With SUMMER’S DISTILLATION, Joseph Summer, as composer, offers a new look at the timeless texts credited to William Shakespeare. As artistic director, Summer presents settings by Brahms, R. Schumann, and Benjamin Pesetsky, curating an overall impressive collection of works for voice, harp, and horns.
Today, Joe is our featured artist in “The Inside Story,” a blog series exploring the inner workings and personalities of our composers and performers. Read on to discover how he creates communications across centuries…
Who are your musical mentors?
Studying horn at Eastern Music festival in the summer of 1969, a visiting guest conductor from Czechoslovakia dropped in on a rehearsal of a horn quartet I’d written. He was – to my surprise – impressed; perhaps because as a hornist I’d used sundry horn gimmicks with which most musicians are unfamiliar, such as half valve harmonics that can extend the range by an octave. Whatever moved him, he subsequently informed the composer Karel Husa about me, and I was – the following year – summoned by Husa to an interview. Husa had been given several of my scores by the festival’s director, Sheldon Morgenstern, and when Husa met me he asked whether I wanted to be a hornist or a composer. I was 14, and Husa towered above me. I knew what he wanted to hear. I said I wanted to be a composer, and he responded, “Good, you can’t be both.” Husa offered to teach me, but first, he directed me to take all my music that I’d previously written, and burn it. We’d start anew, with Bartók as the model. That day I burned everything I’d previously composed.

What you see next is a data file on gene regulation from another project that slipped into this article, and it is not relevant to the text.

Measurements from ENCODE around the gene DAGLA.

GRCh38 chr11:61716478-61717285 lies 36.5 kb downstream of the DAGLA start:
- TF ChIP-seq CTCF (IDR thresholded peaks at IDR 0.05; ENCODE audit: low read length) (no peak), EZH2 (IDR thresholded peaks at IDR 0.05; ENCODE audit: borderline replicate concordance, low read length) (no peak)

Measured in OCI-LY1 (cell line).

What inspires you to write?
Composing is – for me – the medium for conversation between myself and composers dead, living, and unbred. Most of what I write is an argument about structures or technical matters. I might be listening to Beethoven’s C# minor quartet, and I’ll wonder whether it would be feasible to present a loose variation format in yet another way, as for instance I’m doing now with a set of string quartets in which two themes are varied and developed across movements and pieces. When I studied with Schoenberg’s amanuensis, Richard Hoffmann, at Oberlin, my teacher – perpetually bemoaning the fact that I was at that time the only non-serial composer in his studio – would allow that as he couldn’t instruct me with Schoenberg as the model, we’d look for a solution to every composition problem in Beethoven. Essentially, I began corresponding with Beethoven then, in order to understand composition issues; a practice I’ve since expanded into dialogue, and with many composers; and now I’m suggesting solutions.
How have your influences changed as you grow as a musician?
My first composition teacher, Michael Abelson, was delighted with everything I tried. He taught me to be willing to express myself openly, to be proud of my ideas. My second teacher, Karel Husa, showed me that I knew nothing and that I had to apprehend how worthless my ideas had been. My final teacher, Richard Hoffmann, showed me how the answers to all my composition questions were contained in the works of the masters, and that I would need to apprehend their message, were I to create an idea worth sharing. The word conceit has two principal meanings: 1) inordinate pride in oneself; and 2: a clever comparison or idea. I see how Abelson enabled one meaning to facilitate my advancement; Husa reshaped me through a comparison of everything to Bartók; and Hoffmann allowed me to reacquire the pride necessary to approach the masters with whom I needed to correspond.